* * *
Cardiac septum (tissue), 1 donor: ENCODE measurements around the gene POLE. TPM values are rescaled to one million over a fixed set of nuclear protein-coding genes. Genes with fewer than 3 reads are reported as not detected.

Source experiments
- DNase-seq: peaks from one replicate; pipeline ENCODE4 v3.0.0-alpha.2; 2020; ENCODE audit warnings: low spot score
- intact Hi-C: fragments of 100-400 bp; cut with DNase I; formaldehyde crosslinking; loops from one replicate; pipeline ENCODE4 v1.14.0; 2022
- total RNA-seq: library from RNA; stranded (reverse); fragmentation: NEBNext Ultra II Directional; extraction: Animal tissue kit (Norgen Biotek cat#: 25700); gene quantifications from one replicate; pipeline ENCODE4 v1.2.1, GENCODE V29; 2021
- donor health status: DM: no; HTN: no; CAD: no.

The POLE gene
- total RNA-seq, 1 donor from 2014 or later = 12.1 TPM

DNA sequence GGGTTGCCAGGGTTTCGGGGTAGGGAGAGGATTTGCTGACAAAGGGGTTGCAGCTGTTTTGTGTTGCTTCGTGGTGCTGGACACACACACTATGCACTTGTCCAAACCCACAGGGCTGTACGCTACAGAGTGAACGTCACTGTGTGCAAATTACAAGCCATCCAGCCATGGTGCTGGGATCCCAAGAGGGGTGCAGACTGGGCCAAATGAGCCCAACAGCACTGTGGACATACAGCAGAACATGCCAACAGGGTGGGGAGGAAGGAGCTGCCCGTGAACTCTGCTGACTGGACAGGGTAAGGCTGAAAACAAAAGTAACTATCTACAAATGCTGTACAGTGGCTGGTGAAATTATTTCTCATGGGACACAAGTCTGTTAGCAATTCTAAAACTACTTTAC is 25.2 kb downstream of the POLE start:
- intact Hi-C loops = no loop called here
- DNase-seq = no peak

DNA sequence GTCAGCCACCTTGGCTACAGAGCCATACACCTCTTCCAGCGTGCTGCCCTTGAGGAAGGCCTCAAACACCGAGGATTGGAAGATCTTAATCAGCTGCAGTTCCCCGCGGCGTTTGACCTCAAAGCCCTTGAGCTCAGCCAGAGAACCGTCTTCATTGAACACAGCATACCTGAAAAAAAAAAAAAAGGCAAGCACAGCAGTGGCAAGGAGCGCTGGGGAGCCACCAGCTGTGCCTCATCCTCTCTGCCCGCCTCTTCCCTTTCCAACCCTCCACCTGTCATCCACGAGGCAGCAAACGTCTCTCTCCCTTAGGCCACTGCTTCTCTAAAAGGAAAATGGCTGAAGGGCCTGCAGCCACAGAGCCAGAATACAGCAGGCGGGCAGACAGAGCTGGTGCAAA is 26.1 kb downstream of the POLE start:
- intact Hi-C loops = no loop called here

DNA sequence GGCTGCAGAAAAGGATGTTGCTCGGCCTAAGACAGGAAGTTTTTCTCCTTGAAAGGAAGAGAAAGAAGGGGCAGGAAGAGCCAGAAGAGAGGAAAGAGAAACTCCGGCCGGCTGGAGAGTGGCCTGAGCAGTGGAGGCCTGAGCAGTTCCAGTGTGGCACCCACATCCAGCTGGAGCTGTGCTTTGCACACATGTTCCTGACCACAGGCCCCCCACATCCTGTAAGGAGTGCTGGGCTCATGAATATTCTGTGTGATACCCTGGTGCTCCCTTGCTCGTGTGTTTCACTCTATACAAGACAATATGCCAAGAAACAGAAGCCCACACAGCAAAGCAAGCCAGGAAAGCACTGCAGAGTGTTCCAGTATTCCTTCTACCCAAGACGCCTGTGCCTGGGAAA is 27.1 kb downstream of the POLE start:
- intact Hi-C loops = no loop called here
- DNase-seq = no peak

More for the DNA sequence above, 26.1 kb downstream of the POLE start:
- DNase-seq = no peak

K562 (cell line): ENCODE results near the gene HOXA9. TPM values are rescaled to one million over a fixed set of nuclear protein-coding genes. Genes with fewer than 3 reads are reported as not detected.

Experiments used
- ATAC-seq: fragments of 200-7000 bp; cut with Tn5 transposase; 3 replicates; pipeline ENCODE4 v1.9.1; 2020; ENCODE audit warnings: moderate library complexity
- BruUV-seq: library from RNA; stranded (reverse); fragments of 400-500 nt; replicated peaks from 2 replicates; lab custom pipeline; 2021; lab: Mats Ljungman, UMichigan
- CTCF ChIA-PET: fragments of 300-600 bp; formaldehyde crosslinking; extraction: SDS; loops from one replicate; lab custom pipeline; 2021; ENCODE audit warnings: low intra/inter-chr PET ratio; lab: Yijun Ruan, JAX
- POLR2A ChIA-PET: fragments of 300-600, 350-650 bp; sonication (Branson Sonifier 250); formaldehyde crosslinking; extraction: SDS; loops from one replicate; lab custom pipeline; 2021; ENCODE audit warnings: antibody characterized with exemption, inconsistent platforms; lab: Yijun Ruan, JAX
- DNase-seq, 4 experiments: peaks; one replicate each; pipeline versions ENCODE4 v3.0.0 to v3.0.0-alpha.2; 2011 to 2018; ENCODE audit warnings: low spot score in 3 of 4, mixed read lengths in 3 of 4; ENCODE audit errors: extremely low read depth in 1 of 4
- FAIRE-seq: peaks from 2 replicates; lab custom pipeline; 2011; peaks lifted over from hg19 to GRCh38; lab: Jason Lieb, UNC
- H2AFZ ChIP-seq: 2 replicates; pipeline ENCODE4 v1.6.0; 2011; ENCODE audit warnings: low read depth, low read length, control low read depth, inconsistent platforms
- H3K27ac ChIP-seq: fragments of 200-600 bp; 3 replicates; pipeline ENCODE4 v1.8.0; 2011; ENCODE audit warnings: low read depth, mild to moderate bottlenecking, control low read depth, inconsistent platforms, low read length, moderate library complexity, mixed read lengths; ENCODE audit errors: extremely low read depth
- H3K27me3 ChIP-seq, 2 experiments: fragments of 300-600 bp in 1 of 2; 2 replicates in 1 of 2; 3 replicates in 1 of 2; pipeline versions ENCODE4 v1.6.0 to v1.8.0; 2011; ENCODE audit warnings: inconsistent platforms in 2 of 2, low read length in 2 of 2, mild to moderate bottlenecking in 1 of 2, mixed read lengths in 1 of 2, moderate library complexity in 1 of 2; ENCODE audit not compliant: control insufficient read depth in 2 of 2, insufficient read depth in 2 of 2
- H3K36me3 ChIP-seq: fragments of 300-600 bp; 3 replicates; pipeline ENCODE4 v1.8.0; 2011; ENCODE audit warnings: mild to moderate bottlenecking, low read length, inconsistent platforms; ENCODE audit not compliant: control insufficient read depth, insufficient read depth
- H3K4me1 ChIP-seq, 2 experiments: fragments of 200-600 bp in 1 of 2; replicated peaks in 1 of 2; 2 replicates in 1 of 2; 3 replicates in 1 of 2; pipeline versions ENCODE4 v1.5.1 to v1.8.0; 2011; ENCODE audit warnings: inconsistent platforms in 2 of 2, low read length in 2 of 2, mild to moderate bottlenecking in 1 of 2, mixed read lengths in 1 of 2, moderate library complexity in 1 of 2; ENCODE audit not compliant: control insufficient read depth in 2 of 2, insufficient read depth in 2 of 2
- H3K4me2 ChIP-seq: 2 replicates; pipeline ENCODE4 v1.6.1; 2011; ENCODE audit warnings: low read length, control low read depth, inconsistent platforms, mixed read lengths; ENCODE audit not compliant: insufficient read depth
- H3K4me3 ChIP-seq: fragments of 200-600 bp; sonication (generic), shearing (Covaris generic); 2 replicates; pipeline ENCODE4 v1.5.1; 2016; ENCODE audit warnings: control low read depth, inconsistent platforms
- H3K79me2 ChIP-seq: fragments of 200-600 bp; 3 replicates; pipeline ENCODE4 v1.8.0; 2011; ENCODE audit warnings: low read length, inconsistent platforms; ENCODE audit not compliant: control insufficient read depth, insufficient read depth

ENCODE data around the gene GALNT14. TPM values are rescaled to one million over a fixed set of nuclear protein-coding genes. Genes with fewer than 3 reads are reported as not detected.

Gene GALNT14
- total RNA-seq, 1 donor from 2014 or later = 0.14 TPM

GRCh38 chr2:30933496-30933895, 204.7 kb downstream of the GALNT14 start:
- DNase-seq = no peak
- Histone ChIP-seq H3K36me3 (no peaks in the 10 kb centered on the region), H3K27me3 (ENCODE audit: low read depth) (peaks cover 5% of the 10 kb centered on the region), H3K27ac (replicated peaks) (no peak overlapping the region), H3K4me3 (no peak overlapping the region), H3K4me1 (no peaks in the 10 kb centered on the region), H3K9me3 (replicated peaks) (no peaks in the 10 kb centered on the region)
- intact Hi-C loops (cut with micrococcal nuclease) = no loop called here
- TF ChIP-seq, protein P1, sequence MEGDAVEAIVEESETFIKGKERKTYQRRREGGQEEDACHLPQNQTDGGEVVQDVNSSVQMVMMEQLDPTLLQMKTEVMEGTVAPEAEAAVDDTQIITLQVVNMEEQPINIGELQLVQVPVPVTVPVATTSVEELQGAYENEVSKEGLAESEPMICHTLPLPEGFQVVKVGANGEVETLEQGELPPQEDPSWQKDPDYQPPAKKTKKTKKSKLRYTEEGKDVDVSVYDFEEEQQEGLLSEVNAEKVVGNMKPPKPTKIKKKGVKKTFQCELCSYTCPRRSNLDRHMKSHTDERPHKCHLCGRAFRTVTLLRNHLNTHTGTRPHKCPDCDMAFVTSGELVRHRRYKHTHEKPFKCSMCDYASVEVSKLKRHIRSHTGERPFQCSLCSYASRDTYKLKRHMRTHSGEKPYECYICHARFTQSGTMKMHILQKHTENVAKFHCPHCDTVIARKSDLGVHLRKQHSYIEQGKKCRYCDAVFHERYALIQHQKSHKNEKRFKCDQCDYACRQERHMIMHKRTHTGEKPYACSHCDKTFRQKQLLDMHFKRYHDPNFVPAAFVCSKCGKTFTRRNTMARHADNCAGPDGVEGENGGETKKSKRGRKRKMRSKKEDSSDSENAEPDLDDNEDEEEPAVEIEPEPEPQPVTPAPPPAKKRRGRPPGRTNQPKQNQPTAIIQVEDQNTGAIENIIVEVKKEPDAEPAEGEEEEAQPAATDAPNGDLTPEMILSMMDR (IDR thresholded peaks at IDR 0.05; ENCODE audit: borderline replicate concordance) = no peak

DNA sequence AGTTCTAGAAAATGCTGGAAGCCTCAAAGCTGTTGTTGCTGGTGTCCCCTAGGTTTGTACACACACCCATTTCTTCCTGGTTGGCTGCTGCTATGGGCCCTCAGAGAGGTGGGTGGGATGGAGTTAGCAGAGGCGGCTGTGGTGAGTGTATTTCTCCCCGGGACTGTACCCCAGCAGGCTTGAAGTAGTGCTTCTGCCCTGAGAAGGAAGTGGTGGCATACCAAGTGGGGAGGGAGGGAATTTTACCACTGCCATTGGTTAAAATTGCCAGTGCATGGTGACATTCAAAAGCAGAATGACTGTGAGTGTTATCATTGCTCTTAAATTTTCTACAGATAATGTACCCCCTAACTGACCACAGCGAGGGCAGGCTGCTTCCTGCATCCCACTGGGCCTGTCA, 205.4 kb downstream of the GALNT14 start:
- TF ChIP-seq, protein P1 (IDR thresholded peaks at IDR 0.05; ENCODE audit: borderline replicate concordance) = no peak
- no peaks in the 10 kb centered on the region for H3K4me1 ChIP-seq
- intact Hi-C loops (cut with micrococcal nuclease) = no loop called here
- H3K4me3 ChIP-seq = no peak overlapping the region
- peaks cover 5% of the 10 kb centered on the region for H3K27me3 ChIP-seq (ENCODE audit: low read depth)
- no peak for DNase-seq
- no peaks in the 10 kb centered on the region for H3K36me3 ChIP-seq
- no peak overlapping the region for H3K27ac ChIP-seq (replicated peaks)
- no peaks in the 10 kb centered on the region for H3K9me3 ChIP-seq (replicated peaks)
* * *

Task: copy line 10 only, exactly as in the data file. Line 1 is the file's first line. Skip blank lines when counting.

- intact Hi-C loops = no loop called here